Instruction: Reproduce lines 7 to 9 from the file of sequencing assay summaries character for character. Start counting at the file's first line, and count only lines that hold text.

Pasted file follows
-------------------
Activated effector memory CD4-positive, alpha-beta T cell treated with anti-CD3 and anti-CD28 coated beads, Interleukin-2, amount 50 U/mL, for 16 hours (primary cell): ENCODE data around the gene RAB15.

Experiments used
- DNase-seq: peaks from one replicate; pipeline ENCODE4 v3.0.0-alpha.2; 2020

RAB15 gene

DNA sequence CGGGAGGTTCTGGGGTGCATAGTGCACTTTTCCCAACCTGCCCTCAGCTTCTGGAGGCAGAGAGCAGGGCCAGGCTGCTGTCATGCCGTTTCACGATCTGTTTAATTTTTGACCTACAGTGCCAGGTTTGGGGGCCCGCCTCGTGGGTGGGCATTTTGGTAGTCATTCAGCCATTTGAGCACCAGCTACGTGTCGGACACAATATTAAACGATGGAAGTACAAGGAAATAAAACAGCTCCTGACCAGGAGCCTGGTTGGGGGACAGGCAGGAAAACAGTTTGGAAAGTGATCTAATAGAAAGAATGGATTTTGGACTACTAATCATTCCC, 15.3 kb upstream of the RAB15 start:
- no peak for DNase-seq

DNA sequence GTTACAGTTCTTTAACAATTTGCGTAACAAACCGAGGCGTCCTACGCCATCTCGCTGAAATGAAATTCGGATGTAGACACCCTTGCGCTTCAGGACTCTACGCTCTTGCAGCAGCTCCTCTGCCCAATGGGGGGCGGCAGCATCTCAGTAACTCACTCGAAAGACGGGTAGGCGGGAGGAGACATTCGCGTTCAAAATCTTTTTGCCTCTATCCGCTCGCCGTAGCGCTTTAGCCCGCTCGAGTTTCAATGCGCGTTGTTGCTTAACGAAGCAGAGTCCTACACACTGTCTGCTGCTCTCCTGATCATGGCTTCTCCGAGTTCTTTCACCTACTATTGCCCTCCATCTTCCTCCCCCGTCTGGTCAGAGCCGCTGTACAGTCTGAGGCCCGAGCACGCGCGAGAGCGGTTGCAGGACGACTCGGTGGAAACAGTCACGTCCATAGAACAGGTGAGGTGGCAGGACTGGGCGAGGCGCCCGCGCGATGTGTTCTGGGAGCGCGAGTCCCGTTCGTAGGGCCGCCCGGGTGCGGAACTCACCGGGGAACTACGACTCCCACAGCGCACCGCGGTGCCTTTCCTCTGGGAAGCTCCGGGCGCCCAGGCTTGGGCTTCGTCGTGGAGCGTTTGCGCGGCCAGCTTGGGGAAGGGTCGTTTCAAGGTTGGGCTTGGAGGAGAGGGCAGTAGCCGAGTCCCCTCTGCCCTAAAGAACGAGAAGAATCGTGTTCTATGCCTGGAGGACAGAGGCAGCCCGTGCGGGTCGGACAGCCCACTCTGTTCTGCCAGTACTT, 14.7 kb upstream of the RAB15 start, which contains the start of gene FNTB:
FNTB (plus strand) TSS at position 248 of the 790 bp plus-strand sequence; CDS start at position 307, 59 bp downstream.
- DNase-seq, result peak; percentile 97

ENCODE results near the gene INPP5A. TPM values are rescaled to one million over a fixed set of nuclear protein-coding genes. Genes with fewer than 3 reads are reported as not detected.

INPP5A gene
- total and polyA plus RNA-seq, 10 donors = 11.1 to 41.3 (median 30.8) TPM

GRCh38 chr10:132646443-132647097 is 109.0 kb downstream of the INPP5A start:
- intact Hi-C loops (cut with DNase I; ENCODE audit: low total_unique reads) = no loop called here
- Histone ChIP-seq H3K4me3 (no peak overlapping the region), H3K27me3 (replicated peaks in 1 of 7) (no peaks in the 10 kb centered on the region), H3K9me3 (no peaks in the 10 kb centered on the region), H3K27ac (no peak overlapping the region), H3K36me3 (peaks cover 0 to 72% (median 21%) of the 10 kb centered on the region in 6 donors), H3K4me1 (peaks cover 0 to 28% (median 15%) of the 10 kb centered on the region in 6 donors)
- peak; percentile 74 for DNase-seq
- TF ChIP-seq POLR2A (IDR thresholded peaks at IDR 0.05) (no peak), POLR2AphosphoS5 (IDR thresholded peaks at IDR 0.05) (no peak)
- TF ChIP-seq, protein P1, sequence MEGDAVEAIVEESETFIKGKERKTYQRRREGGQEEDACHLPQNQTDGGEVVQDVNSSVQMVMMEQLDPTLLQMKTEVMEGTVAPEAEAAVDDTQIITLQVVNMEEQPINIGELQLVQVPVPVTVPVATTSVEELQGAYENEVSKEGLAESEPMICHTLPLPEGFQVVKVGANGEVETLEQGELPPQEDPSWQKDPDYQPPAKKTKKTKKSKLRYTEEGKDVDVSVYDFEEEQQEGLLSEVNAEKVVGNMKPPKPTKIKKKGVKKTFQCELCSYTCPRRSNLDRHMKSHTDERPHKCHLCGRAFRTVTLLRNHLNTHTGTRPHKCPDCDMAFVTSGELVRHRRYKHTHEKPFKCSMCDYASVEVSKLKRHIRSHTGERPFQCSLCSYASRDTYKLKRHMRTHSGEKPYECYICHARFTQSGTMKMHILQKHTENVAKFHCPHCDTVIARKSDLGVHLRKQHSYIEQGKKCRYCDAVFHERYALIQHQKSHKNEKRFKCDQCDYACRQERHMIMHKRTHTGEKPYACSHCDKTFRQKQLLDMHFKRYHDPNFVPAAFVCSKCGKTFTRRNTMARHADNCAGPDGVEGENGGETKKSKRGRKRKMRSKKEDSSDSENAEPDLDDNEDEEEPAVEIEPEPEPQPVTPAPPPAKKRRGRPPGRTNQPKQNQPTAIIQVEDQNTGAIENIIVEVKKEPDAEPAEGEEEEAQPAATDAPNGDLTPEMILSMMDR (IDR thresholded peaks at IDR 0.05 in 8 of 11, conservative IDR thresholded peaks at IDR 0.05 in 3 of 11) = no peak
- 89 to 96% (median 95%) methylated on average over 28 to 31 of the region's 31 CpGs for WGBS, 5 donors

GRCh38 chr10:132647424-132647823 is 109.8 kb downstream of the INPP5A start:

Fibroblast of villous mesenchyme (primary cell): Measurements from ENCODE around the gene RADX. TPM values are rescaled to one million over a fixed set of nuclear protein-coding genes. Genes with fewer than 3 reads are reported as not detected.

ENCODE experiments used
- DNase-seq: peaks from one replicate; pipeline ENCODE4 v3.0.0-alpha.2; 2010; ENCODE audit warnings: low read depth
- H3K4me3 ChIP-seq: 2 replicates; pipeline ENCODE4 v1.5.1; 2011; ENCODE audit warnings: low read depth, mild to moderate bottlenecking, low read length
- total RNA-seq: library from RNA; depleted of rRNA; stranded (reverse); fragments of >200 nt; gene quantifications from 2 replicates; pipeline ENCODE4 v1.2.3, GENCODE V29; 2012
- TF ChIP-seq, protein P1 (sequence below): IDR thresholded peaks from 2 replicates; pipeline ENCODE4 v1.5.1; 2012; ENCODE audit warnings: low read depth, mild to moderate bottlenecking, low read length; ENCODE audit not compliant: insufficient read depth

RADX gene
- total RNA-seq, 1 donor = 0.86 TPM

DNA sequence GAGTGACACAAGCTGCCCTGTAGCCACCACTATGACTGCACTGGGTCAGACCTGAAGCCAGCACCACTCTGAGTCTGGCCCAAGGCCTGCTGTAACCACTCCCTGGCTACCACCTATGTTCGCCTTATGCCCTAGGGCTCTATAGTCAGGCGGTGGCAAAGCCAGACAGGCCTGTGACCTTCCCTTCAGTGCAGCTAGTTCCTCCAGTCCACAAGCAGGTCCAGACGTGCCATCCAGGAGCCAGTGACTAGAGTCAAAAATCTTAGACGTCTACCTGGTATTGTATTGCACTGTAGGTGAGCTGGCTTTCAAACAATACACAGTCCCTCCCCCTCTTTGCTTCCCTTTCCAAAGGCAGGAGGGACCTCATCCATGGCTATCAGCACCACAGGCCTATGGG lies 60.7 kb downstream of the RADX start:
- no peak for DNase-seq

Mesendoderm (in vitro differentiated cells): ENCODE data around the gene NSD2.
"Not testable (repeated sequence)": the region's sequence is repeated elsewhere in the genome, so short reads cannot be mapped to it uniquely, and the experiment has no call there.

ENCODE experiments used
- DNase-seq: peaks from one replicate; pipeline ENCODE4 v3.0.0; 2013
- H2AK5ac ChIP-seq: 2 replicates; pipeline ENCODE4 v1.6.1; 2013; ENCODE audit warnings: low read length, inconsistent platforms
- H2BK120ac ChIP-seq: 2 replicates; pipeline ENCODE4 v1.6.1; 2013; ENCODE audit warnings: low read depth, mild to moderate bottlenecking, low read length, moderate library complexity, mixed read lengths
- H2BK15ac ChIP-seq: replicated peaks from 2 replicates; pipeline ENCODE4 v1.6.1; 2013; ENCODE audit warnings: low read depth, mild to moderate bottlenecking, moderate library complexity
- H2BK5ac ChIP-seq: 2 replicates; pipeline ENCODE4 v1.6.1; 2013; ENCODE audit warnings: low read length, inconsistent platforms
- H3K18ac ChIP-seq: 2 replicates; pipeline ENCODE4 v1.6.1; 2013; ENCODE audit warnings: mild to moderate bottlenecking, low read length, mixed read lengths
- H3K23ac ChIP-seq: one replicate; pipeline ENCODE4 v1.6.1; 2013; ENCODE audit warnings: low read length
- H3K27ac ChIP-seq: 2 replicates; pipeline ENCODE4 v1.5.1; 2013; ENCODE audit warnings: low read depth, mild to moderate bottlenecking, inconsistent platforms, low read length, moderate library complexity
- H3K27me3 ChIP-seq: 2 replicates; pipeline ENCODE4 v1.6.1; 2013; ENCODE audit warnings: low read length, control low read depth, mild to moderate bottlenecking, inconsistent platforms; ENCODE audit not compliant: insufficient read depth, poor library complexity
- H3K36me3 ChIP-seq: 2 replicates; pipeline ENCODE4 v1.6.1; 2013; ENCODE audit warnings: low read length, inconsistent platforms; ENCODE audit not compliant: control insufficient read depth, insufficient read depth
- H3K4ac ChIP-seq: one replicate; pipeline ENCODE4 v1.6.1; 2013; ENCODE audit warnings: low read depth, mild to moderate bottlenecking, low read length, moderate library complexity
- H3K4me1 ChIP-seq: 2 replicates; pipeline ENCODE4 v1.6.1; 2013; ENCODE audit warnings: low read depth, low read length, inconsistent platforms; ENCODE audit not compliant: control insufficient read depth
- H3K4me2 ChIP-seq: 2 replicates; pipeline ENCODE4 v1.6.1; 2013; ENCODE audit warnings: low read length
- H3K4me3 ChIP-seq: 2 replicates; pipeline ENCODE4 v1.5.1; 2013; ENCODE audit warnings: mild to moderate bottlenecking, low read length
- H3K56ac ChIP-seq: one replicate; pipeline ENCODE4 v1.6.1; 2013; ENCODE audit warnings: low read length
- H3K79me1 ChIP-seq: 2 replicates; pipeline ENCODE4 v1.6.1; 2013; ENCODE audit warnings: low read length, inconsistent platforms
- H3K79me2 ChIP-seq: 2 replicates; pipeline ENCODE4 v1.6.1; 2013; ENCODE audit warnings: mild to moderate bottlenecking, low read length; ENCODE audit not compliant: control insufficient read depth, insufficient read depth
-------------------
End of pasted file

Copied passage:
DNA sequence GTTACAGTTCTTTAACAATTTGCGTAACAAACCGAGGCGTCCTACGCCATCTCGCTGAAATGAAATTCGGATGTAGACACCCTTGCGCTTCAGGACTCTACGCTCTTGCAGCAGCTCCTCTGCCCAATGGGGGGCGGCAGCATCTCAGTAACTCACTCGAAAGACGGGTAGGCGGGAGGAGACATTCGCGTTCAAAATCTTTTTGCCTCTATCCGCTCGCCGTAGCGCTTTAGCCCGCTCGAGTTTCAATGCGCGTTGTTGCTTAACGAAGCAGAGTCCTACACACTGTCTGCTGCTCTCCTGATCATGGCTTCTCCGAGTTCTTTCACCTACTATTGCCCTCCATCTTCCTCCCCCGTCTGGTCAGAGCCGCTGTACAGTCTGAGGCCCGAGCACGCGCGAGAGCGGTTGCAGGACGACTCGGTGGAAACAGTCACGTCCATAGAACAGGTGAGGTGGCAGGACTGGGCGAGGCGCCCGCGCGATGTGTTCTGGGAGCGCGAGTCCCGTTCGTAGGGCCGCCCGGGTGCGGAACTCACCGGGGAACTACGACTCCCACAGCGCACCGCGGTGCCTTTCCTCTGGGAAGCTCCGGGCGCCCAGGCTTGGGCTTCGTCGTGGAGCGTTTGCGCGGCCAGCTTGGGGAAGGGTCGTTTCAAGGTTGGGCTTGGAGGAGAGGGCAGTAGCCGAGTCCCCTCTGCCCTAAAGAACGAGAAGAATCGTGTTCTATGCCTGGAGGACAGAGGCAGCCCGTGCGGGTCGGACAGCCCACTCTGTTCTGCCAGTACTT, 14.7 kb upstream of the RAB15 start, which contains the start of gene FNTB:
FNTB (plus strand) TSS at position 248 of the 790 bp plus-strand sequence; CDS start at position 307, 59 bp downstream.
- DNase-seq, result peak; percentile 97